20 Mar 2013

Budget 2013: what to watch out for

Ahead of Chancellor George Osborne’s 2013 budget, here are five key things to look out for – from the changes which could hit your pocket to the numbers behind Britain’s zombie economy.

What are the key measures in George Osborne's 2013 budget? (Getty)

Cash is tight, memories of last year’s “omnishambles” budget are fresh, and the government is only two years away from an election. So George Osborne‘s 2013 budget is unlikely to be packed full of headline-grabbing surprises.

At the same time, the chancellor is well aware of the need to appeal to voters despite an ongoing tidal wave of worrying economic news – from the crisis in Cyprus to poor economic numbers closer to home, such as Tuesday’s inflation figures which showed that the cost of living was at a nine-month high.

Alex Henderson, senior tax partner at PricewaterhouseCoopers, told Channel 4 News he expected to see a balanced budget with “limited room for manoeuvre”.

He said: “I think there will be a few highlights in the budget. It would be surprising if the chancellor didn’t make use of the limited firepower he has around the narrative of trying to get the economy moving again.”

So what can we expect to emerge from the chancellor’s red box? Here are the five key themes to watch out for.

Economic gloom

Forecasters have predicted a “double whammy” of bad news for the chancellor from the Office for Budgetary Responsibility (OBR) on Wednesday, which gives its economic forecast to tie in with the budget.

The Ernst & Young ITEM Club said on Monday that it expected the government will have to reveal that it has borrowed £8bn more than previously forecast in the autumn statement, bringing public sector net borrowing up to £88bn. This matters because the government originally pledged to bring down borrowing over this period.

While this is a political embarrassment, more important economically is the OBR’s other blow for the chancellor. It is expected to revise its growth predictions for 2013 from 1.2 per cent to just under 1 per cent – painting a bleak picture for the UK’s debt-laden, slow-growing “zombie” economy for the rest of the year at least.

For your pocket

One of the most widely trailed expected changes is a move to accelerate the planned increase in the personal allowance tax threshold – the amount you can earn before you are taxed – to £10,000.

The government hopes the move, which will be supported across the coalition, will boost the economy and even encourage people into the workforce. But moves like this are expensive. PricewaterhouseCoopers predicts that each extra £100 increase costs the economy around £0.5bn. So what will be done to pay for it?

“It’s a broad measure affecting millions so he will have to pay for it somewhere… He will need to look for a similarly broad measure to pay for it, and areas where he could look are around national insurance,” said Mr Henderson.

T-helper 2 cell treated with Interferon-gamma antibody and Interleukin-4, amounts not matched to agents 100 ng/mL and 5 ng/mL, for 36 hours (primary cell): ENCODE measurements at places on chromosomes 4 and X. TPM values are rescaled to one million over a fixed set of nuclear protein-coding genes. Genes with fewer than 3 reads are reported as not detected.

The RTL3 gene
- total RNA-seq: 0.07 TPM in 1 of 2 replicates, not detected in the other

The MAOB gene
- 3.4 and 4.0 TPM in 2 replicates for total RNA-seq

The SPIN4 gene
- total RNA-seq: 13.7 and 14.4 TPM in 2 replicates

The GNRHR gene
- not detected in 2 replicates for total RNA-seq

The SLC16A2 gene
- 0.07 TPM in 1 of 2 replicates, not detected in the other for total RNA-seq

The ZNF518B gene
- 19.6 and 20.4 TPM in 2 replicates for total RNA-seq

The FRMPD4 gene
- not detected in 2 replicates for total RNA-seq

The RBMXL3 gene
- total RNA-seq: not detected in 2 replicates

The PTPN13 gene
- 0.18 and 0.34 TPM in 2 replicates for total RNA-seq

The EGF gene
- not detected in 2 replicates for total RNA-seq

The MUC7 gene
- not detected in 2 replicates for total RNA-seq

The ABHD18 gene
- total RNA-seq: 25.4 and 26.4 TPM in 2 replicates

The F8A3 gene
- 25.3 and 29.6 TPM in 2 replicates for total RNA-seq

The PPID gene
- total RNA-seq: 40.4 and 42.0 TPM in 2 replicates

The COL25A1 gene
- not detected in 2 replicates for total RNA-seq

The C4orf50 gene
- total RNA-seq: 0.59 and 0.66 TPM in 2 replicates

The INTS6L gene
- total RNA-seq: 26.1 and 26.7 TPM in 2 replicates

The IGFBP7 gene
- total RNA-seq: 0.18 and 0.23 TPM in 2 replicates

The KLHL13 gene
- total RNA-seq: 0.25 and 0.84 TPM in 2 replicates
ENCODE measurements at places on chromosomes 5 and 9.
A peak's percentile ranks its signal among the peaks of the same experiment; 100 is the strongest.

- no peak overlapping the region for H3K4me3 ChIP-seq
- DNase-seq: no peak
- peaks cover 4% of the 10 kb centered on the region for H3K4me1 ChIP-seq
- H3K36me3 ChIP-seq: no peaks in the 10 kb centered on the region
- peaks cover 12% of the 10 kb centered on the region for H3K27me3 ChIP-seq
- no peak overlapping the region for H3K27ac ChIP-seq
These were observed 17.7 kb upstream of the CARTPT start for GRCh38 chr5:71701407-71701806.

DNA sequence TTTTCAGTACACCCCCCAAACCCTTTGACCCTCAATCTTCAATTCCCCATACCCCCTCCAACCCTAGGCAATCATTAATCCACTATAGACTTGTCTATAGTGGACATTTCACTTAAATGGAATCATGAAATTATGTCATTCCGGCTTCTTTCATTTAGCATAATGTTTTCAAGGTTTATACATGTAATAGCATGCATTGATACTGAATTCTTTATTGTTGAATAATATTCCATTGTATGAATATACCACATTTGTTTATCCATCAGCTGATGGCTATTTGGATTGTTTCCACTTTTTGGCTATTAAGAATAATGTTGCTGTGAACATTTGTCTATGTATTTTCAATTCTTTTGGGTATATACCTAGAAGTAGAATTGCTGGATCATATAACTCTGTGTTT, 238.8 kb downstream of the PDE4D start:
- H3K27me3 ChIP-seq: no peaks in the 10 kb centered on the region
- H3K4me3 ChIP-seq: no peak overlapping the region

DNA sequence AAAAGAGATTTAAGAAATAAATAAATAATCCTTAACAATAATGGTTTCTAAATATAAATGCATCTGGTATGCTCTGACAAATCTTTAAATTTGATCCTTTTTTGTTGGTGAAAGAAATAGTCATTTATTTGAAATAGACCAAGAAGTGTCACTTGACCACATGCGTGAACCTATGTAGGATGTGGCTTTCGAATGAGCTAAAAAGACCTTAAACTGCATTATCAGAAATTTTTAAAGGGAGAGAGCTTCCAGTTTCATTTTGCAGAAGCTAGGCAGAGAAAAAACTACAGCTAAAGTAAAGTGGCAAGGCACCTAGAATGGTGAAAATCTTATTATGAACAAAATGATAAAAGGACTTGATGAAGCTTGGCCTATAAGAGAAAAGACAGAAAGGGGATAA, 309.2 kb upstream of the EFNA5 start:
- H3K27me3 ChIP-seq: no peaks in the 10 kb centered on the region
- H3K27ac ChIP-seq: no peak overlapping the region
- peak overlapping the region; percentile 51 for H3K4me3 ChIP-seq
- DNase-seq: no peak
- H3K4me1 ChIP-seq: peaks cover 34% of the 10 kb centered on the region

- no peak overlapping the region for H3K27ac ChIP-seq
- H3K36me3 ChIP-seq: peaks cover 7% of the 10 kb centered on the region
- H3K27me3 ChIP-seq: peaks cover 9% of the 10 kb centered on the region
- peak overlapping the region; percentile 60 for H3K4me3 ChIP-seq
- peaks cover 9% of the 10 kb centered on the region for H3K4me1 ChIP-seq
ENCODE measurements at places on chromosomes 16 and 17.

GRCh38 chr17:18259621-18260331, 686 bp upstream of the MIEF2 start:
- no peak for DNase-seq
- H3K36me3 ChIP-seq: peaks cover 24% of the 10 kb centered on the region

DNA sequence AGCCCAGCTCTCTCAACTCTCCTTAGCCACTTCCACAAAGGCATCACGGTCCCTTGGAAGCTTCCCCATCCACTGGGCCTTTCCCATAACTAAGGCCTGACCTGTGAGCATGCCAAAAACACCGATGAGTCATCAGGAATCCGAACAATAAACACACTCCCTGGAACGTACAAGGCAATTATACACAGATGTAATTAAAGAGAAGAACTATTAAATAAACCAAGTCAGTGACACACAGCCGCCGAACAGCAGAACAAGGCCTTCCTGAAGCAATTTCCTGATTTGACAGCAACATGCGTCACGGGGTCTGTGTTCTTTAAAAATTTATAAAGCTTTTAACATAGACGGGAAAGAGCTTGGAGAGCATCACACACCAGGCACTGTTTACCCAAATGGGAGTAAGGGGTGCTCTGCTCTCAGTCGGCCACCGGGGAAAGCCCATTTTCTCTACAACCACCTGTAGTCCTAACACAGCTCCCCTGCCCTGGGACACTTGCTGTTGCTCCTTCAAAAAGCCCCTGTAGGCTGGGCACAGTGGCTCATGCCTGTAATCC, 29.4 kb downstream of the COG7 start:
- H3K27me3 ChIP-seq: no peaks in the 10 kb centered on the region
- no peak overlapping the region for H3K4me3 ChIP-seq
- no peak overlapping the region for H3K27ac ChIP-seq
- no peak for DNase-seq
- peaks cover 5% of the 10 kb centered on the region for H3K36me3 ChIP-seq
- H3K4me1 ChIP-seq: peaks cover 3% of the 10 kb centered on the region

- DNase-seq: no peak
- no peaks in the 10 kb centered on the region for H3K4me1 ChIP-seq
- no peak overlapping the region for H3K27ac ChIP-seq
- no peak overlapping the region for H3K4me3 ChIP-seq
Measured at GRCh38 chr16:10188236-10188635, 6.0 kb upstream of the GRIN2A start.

For business

One of Mr Osborne’s key aims is to ensure that the UK looks open for business – despite the damaging loss of the AAA rating last month.

There are a number of measures he could take to do this, including reducing the rate of corporation tax by 1 per cent to 20 per cent. He could also look at the “patent box” – reducing the rates of tax for profits related to patents.

“The attraction of that is it makes the UK stand out internationally for high value-added, knowledge-type activities, to try and attract business to the UK,” said Mr Henderson.

The pasty tax?

After the humiliating “pasty tax” U-turn last year, Mr Osborne is expected to leave VAT well alone.

However, accountants pointed out (perhaps with their tongues in their cheeks) that if he wanted to fiddle at the edges in this way, there are some anomalies – for example, caviar is zero rated.

Other consumer levies that many expect to be thrown into the mix include an increase in taxes on cigarettes and alcohol – but fuel duty could see more wallet-friendly changes.

What we already know

The budget leaks this year have not been as bad as in some years – but some key measures have already emerged, perhaps in a bid to test the waters and avoid another omnishambles.

As such, we are all well prepared for more detail on the government’s plans to give working parents up to £1,200 of their annual childcare costs, as well as a £2.5bn switch from departmental running costs into capital projects.

Channel 4 News Political Editor Gary Gibbon described the measures thus: “The former (not coming in until October 2015) shows a government trying to connect with voters when money’s tight. The latter shows a government trying to get growth with little money in the kitty.”

What else will the budget hold – and will it revive zombie Britain? You can follow all of our Budget 2013 coverage here.